Which To Kill a Mockingbird character is brought up again in Chapter 26, and why does the character come back in this portion of the book?
In Chapter 26, Harper Lee mentions Arthur "Boo" Radley again for the first time since Tom's trial started because the author is about to join the two storylines of the novel. The chapter updates where Scout is in her school career, and this is a logical tie back to the first part of the book when Scout is consumed with school issues and Boo Radley (items that had lost her attention during the trial portion of the book).
The trial has ended now, and one of the "mockingbird's" (Tom's) stories is finished. However, the reader still does not know the outcome of the other mockingbird's (Boo's) situation. The author does not simply bring Boo back at this point to finishthe Radley plot; she had, in fact "set him aside" for a while to wait for Scout's maturation.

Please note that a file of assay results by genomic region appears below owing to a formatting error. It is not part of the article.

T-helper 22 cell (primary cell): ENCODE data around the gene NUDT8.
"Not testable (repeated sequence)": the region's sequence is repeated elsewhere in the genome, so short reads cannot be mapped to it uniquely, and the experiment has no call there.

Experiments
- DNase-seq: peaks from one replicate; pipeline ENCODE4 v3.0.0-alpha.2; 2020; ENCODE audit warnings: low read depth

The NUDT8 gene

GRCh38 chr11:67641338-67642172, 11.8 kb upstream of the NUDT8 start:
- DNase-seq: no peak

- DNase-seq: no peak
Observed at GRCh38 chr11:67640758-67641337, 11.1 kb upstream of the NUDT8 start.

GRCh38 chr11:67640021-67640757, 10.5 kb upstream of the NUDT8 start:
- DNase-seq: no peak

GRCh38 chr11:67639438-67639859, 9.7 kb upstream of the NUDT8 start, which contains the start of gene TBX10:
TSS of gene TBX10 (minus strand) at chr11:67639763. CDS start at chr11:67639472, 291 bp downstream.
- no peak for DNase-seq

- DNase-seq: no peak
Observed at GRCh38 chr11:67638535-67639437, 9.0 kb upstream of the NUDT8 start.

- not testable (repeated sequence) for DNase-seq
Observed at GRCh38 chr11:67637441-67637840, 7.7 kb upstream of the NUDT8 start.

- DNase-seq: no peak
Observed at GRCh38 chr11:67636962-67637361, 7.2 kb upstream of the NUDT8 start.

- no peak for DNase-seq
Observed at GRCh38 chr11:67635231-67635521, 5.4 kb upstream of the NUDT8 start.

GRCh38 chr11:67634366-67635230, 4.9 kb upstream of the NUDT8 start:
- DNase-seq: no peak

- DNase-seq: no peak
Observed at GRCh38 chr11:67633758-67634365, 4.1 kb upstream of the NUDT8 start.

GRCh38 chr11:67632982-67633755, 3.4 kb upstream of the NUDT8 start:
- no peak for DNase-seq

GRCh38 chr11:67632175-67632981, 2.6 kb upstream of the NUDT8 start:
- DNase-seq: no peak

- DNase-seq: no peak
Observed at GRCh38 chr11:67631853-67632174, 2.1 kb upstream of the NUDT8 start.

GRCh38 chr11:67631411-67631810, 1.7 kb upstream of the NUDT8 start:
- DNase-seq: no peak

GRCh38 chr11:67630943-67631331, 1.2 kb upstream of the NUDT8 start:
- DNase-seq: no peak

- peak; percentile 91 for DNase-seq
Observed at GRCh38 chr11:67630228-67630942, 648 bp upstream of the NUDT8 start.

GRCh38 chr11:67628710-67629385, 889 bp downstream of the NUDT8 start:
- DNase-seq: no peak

When the novel opens, Scout is innocent to and ambivalent about the prejudice in her town. She sees Boo Radley only as a curiosity and summer entertainment. As Scout goes through the trial with her father and the rest of the town, she matures and develops a more adult view of the world around her. At the point when the trial is over and Tom has met his unjust fate, Scout is ready socially to view Boo in a different light. She is more sympathetic to those who don't fit into Maycomb's society, and thus, she is prepared for the events which take place at the novel's end--she isfinally able to climb into another's skin and walk around in it.
In Chapter 26, Scout relates an incident where Adolf Hitler's name comes up in class, and Miss Caroline makes her first extended appearance since the day Scout starts school. Miss Gates tells the children in Scout's class that what is happening to the Jews in Germany is a result of prejudice and persecution, that what has happened to them is "one of the most terrible stories in history" and that in the United States, "we don't believe in persecuting anybody. Persecution comes from people who are prejudiced." Scout is puzzled about this, and at home that night, asks Atticus why, if Miss Gates is so offended by persecution of the Jews, would she be so"ugly about folks right at home." Scout is referring to the night coming out of the courthouse after Tom Robinson's trial when she overheard Miss Gates telling Miss Stephanie Crawford it was "time someone taught 'em a lesson, they were gettin' way above themselves. . . ."